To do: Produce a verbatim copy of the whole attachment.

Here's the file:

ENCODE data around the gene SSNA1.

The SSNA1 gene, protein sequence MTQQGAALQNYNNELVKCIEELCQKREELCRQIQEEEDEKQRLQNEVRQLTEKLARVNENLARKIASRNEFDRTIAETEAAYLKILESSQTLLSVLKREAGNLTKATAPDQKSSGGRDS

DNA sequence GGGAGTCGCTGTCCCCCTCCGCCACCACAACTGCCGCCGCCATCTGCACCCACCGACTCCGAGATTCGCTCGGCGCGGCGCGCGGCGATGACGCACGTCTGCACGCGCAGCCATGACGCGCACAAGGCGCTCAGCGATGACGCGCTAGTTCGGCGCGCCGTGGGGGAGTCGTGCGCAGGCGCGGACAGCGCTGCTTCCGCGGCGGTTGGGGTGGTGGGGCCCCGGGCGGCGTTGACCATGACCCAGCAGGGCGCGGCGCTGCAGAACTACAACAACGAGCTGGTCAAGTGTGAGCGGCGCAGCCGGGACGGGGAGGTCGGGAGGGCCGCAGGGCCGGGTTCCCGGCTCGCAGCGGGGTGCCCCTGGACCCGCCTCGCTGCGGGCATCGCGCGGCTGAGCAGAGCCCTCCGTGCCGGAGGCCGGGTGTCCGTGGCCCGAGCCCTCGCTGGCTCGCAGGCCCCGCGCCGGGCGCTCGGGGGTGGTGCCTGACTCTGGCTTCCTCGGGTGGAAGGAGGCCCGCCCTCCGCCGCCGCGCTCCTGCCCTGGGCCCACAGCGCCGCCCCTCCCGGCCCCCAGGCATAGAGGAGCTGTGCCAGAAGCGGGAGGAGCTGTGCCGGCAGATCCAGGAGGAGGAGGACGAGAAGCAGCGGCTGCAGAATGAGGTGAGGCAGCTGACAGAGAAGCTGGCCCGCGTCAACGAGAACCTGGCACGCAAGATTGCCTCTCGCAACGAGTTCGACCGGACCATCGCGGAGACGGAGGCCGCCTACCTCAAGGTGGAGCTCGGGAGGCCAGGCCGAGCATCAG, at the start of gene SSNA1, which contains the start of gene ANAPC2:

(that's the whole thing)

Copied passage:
ENCODE data around the gene SSNA1.

The SSNA1 gene, protein sequence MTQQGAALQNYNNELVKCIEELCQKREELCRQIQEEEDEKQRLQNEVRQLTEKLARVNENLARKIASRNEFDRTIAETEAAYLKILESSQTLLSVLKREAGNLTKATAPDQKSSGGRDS

DNA sequence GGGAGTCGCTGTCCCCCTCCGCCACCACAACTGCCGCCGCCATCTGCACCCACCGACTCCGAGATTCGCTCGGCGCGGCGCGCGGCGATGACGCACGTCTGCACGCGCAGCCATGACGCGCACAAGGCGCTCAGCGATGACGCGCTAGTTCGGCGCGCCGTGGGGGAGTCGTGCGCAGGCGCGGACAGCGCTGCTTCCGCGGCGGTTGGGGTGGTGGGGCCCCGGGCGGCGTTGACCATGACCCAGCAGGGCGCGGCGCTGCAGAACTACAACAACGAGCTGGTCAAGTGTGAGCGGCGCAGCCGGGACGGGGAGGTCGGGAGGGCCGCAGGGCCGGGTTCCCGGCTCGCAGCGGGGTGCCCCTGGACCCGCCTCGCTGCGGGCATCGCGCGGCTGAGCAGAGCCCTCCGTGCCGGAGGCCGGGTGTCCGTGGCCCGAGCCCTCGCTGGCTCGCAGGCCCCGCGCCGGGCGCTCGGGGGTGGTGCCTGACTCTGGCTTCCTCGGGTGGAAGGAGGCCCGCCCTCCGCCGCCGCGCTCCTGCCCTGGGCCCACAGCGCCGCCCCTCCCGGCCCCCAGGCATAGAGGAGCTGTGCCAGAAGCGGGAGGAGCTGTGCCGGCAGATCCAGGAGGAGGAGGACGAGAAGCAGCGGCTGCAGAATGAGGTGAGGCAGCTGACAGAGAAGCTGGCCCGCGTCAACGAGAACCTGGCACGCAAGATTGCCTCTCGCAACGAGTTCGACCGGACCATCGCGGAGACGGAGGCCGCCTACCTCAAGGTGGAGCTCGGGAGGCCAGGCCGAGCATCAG, at the start of gene SSNA1, which contains the start of gene ANAPC2: